Hong Kong’s Largest Trade Union Disbands Citing ‘Political’ Pressure

HONG KONG, CHINA - OCTOBER 03: Members of the Hong Kong Confederation of Trade Unions (HKCTU) hold their hands while to talking to the media after the union voted to disband at an emergency general assembly on October 03, 2021 in Hong Kong, China. The Hong Kong Confederation of Trade …
Louise Delmotte/Getty Images

Hong Kong’s largest independent trade union disbanded on Sunday citing “political uncertainty” amid a pro-Beijing crackdown on the city’s civil institutions, Radio Television Hong Kong (RTHK) reported.

Members of the Hong Kong Confederation of Trade Unions (HKCTU) voted to break up on October 3, the group announced at a press conference held later that same day. The union “refused to say where the ‘political pressure’ it cited had come from, saying this was already clear enough to people and didn’t need to be stated,” according to RTHK.

“We all feel that it is politically uncertain to continue to run the Hong Kong Confederation of Trade Unions. We have no further elaboration on that. But in the meeting, all our affiliates understood the situation and made the hard decision,” HKCTU vice-chairman Leo Tang told reporters on Sunday.

Wen Wei Po, a Chinese state-owned newspaper in Hong Kong, published an article in September alleging HKCTU’s parent organization, the International Trade Union Confederation (ITUC), “was a political organization under the guise of a transnational union.” The newspaper suggested HKCTU may have acted as a “foreign agent” or “colluded with foreign forces,” both of which are criminal offenses under Hong Kong’s National Security Law.

Denying the accusations, HKCTU chairperson Joe Wong told the Hong Kong Free Press on September 20 his trade union had “worked on some projects with the Solidarity Centre, an organization under the American Federation of Labor and Congress of Industrial Organizations.”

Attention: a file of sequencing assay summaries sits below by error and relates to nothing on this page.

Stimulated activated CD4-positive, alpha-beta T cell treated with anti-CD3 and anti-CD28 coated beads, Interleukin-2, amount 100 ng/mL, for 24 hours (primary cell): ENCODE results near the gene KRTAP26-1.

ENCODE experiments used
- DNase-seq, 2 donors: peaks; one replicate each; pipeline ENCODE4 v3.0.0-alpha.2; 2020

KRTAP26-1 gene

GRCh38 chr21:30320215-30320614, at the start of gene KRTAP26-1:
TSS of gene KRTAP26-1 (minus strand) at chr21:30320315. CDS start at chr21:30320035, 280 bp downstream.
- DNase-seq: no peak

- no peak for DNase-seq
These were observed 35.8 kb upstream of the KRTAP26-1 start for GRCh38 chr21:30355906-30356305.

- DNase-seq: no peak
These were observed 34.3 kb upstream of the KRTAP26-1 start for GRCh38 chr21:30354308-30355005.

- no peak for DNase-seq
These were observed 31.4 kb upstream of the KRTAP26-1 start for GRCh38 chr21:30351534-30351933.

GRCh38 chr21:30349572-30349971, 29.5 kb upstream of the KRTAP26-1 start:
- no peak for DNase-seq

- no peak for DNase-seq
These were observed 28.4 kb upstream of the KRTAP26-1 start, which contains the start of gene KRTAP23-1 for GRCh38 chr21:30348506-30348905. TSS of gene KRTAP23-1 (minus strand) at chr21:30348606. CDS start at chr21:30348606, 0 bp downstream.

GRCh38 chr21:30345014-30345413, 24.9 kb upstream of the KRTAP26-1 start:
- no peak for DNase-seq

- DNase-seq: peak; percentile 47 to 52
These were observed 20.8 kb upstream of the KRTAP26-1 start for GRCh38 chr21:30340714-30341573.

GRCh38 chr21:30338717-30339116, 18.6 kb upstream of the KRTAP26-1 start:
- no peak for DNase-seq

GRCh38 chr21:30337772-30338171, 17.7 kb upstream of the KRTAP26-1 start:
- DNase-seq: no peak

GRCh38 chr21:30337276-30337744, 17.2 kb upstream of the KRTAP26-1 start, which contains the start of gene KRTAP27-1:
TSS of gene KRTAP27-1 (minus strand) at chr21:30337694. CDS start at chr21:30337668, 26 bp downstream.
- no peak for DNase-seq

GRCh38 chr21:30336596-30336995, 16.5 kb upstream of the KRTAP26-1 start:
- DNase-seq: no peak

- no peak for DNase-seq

Wong said the projects “concerned the promotion of labor rights and collective bargaining and did not involve any political activities.”

“The HKCTU had stopped working with the center before July last year, when the security law came into force,” he added.

The Hong Kong government’s Security Bureau responded indirectly to news of HKCTU’s disbandment on October 3.

LONDON, ENGLAND - JUNE 12: Protesters attend a rally for democracy in Hong Kong on June 12, 2021 in London, England. The rally marked two years since a confrontation between Hong Kong police and protesters opposed to the Fugitive Offenders amendment bill, which was to provide a mechanism for extradition between Hong Kong and Mainland China. In the two years since, authorities in Hong Kong have criminalised dissent and sought to extinguish the pro-democracy movement. (Photo by Laurel Chor/Getty Images)

Protesters attend a rally for democracy in Hong Kong on June 12, 2021, in London, England. The rally marked two years since a confrontation between Hong Kong police and protesters opposed to the Fugitive Offenders amendment bill, which was to provide a mechanism for extradition between Hong Kong and Mainland China.  (Photo by Laurel Chor/Getty Images)

“[A]n organisation and its members shall remain criminally liable for the offences they have committed, notwithstanding its disbandment or the resignation of its members,” the Bureau said in a statement issued shortly after HKCTU’s farewell press conference on Sunday evening.

“The Police will continue to spare no efforts in pursuing the legal liabilities of any organization and person suspected of violating the Hong Kong National Security Law … or other laws of Hong Kong,” the statement continued.

“We will conduct thorough investigations in respect of those local organizations which have received donations from foreign political organizations, and will request them to provide information or will take other measures as required,” the Bureau vowed.

The Chinese Communist Party’s rubber-stamp parliament passed a National Security Law for Hong Kong in June 2020 meant to curb ongoing pro-democracy protests in the city at the time. The legislation went into effect in June 2020 and created four new offenses: collusion with foreign forces, subversion, secession, and terrorism.

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